The history of Springfield School Volunteers (SSV) can be traced back to one volunteer, Mrs. Evelyn Benedetti, who started volunteering in 1958. She helped develop and began volunteering in the library at the former Armory Street School. Ten years later, five women volunteered to organize the Tapley School Library and created an Advisory Council to recruit and train other volunteers to help establish libraries in every elementary school in the city.
In 1972 the Chamber of Commerce joined forces with SSV and sent a letter to its members seeking community volunteers. The response was great. Principals and curriculum supervisors were consulted, and teachers began to identify a variety of academic support needs. The Advisory Council went to work recruiting, training, and assigning volunteers to fill those needs.
In time, the need for a full-time, paid coordinator became evident, and Lee Newhouse was selected for the position. In 1975 Carol Kinsley replaced Lee, and in 1977 another new initiative brought Sally Wittenberg to SSV to oversee D.O.V.E.S., a program aimed at engaging older volunteers.During the following year a program for gifted and talented students was established and Helaine Sweet was hired to run it.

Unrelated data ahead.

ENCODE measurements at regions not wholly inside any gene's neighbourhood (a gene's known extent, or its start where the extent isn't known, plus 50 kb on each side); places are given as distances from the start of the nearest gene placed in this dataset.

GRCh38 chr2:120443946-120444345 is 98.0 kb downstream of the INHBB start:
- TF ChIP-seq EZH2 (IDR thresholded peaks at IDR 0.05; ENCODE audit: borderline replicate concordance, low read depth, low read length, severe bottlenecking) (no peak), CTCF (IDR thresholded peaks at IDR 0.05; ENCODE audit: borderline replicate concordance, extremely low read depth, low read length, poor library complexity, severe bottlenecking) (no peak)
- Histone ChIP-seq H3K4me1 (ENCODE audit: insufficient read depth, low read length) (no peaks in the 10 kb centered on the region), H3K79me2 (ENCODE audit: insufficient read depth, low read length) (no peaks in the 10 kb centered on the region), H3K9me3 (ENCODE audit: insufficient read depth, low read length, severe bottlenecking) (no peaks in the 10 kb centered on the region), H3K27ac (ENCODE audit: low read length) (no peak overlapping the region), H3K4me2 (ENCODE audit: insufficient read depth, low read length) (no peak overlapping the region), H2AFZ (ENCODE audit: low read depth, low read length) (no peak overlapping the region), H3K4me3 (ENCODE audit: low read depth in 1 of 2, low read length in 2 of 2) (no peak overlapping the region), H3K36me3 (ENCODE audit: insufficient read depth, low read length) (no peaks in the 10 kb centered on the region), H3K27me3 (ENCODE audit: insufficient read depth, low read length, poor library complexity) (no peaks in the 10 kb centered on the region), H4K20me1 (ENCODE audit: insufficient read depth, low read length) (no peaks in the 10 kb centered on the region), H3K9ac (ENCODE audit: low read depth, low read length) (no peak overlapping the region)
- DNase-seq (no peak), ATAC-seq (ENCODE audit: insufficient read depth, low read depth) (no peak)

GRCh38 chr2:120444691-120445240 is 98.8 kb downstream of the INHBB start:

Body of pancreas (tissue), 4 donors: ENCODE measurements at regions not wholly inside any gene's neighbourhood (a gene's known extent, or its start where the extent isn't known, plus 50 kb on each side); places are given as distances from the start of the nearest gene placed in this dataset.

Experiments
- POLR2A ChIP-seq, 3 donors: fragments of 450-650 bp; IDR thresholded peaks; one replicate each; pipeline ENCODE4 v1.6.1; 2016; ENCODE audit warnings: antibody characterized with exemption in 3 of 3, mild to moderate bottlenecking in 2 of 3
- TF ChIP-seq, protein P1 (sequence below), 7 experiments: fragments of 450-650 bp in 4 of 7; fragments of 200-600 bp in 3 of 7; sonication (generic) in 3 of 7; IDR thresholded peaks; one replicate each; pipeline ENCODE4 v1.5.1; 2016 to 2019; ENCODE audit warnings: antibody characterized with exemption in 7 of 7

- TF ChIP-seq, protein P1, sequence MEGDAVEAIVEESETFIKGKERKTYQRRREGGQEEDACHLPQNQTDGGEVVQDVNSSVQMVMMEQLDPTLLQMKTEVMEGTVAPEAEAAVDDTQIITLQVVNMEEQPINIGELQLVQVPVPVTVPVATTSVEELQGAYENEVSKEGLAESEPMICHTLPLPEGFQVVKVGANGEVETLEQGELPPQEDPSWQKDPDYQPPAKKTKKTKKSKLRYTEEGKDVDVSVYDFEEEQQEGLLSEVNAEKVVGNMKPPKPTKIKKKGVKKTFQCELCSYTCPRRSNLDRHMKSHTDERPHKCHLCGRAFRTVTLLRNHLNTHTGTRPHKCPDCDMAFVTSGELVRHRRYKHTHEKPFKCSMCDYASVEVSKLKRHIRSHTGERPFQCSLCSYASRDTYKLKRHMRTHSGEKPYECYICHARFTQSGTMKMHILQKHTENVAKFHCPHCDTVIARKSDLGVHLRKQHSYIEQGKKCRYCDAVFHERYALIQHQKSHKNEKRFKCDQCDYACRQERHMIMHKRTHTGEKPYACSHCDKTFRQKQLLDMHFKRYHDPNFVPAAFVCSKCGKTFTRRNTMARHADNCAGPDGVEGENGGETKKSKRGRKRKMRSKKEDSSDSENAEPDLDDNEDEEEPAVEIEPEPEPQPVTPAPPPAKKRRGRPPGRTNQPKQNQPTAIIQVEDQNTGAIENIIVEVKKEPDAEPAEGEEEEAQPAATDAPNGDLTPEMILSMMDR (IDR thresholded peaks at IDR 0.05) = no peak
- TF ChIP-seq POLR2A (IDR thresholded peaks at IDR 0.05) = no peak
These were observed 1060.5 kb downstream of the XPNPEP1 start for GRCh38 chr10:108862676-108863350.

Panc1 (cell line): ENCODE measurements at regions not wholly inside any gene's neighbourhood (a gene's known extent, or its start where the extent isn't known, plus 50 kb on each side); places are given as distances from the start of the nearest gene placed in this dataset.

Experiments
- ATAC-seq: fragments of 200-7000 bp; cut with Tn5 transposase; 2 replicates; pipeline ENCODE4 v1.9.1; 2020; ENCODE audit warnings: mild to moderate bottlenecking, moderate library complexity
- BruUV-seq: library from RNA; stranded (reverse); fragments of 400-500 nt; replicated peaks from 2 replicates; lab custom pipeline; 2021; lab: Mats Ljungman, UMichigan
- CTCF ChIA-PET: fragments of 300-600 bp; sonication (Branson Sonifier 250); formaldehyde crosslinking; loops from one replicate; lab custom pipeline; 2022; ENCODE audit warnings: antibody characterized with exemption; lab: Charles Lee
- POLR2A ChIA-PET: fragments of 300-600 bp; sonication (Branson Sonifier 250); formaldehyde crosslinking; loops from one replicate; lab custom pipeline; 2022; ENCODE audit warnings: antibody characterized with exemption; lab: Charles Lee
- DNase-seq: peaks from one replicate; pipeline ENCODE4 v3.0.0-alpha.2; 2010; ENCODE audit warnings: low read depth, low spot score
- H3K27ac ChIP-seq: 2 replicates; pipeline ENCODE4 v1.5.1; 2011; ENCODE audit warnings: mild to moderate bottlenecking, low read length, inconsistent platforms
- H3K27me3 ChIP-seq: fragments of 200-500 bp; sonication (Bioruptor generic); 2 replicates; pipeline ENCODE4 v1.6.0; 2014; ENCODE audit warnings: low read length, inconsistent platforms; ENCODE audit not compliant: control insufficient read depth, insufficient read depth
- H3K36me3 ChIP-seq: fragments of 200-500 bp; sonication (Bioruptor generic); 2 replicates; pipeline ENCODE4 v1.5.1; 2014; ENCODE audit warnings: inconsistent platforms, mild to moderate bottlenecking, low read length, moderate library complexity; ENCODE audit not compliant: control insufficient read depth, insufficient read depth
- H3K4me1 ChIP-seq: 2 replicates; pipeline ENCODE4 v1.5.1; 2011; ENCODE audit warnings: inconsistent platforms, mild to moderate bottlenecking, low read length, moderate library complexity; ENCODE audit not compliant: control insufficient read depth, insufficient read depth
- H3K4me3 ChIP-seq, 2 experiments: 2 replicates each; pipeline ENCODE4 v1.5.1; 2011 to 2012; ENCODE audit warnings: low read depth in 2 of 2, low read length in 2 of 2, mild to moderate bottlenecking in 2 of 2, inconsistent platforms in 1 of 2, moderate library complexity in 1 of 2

In 1979 First Lady Rosalynn Carter selected SSV as a model of the spirit of volunteerism, the first of many recognitions SSV would receive. In February of that year SSV was incorporated as a nonprofit organization and Mary Devlin served as the first president of the Incorporated Board.
Over the years SSV expanded to include other paid positions. Two of the early staff members, Helaine Sweet and Sally Wittenberg, eventually rose to the leadership position in the organization. In 2006, Denise Cogman followed suit, becoming the third staff member to advance to the role of Executive Director. SSV has remained a strong supporter of the Springfield Public Schools, developing programs in response to the diverse needs of the students and the district.